Garda chief rules out investigation into bombings

THE Garda Commissioner yesterday ruled out the reopening of the investigations in to bombing atrocities in the State including the Dublin and Cavan blasts which killed five people over thirty years ago.

Commissioner Noel Conroy told TDs and senators he could not see how the gardai could now advance in any way the investigations conducted in the early 1970s.

He was speaking to the Special Oireachtas Committee examining the Barron Report in to the bombings of 1972 and 1973.

Three busmen were killed in two blasts in Sackville Place and Eden Quay in the early 1970s and two teenagers lost their lives in a bomb in Belturbet, Co Cavan in 1972. There were also 10 other bombs and three murders in the state in the early 70s and these are now being examined by the special Oireachtas Committee.

"I would not want to build up hopes of the relatives of the victims. I can't see how we could advance in any way the investigations conducted then. It would be very wrong of me to give false hopes and linger on with an investigation," the commissioner said.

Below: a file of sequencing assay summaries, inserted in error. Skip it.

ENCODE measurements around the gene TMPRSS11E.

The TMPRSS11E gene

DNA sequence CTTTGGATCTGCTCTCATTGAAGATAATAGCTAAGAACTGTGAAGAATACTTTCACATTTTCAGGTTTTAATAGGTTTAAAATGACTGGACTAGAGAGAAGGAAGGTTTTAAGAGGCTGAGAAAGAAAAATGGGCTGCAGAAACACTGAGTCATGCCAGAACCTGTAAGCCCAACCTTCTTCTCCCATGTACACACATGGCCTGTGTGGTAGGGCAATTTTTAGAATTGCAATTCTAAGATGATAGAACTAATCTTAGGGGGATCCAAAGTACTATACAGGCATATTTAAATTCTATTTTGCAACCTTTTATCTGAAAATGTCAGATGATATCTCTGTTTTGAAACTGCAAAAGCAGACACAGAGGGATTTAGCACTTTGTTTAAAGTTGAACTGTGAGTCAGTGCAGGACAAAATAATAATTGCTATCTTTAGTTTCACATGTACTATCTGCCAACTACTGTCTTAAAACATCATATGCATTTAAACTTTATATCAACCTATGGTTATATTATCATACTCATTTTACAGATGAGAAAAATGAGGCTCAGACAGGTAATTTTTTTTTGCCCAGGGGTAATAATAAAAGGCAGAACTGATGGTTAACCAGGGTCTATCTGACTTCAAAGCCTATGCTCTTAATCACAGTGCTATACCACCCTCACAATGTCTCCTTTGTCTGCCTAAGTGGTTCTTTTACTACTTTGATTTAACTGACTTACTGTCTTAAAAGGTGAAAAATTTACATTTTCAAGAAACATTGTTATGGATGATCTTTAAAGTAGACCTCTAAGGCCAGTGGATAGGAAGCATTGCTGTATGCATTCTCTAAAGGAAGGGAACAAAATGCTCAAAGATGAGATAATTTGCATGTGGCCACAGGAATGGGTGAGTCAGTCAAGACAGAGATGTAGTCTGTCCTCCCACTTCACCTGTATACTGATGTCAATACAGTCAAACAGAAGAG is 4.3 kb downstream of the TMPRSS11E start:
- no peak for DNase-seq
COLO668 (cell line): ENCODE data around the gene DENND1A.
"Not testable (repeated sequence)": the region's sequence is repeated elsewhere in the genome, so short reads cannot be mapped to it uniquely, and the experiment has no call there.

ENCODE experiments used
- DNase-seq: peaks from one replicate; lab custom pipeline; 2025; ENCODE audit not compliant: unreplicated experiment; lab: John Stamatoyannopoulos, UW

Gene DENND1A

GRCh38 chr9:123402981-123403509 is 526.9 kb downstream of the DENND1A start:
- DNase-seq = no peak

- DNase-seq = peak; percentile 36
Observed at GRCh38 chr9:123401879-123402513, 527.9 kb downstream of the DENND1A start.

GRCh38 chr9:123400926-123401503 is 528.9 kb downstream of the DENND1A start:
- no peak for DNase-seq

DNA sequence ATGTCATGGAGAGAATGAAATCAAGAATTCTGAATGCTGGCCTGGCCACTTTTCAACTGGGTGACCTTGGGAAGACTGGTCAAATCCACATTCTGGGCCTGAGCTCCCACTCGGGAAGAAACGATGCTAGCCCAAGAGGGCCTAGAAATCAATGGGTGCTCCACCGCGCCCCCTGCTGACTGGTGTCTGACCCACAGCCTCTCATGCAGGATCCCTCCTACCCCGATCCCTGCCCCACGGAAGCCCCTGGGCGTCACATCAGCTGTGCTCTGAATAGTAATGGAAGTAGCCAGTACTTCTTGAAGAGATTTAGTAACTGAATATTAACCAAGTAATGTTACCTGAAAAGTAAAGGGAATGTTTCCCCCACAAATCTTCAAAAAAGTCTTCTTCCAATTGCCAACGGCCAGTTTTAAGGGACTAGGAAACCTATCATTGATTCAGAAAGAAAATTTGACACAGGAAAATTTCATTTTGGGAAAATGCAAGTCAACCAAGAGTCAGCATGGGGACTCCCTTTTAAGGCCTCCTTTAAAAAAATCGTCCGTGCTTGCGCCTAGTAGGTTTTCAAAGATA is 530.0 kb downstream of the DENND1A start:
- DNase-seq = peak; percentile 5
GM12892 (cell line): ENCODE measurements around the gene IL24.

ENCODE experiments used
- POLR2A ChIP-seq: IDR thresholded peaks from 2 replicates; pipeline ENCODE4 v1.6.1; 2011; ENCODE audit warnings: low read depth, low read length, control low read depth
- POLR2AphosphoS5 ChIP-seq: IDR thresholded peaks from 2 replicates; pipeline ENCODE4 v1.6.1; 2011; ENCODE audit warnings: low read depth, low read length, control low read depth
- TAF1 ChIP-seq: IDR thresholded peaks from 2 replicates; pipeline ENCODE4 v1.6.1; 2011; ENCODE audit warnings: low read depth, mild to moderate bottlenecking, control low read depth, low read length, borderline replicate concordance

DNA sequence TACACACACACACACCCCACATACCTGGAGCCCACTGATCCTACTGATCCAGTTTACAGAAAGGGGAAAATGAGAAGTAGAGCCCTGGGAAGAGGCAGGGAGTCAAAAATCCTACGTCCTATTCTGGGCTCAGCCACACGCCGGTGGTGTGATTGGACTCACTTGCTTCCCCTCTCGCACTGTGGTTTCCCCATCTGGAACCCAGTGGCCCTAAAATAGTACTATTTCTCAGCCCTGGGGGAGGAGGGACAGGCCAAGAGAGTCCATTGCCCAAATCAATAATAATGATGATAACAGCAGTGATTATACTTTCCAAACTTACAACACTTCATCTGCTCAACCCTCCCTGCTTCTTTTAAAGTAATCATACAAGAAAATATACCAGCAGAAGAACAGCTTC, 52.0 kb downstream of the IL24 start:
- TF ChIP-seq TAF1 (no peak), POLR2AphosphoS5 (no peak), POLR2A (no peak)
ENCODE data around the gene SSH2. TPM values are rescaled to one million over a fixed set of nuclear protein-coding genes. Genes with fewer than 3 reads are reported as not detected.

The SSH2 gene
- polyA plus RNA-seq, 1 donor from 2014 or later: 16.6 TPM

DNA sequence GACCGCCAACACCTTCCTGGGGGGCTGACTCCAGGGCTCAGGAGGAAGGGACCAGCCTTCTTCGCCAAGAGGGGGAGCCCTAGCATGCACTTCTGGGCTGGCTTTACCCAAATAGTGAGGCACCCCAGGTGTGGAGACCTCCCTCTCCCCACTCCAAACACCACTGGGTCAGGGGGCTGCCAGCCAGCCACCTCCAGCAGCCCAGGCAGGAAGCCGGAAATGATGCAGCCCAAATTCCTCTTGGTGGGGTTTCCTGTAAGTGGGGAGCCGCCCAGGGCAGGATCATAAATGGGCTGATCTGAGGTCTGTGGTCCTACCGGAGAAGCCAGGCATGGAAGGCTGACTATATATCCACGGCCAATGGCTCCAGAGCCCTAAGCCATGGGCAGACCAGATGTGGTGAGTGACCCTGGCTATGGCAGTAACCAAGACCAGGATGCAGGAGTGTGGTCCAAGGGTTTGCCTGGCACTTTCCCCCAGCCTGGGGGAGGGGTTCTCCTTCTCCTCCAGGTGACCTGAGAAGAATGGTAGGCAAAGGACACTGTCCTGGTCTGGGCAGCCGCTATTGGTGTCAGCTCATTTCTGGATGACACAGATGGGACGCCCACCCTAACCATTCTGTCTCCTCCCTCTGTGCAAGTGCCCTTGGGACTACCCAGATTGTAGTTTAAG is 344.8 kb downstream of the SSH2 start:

"My professional viewpoint is I don't see how we could be in a position to develop the investigations any further. I'm sorry to say it," he said.

But the Commissioner did say he would appoint a liaison officer to speak to the families of the bereaved and go through the garda files on their behalf. And any questions they had would be answered but it might be difficult in relation to intelligence matters. Mr Conroy said the gardai could "give indications" of what the intelligence was at the time in relation to the crimes.

He said, like the families of the victims, he would like closure in the cases. He had looked at the files and he could see where the investigating officers had run in to difficulties which could not be overcome.

Referring to the 1972 Eden Quay and Sackville Place bombings, Mr Conroy said 319 written interviews are recorded on the Garda investigation file.

When asked about an anonymous call at the time linking five people to the bombings Mr Conroy said he found nothing to support putting evidence before the DPP.

Ann O'Loughlin

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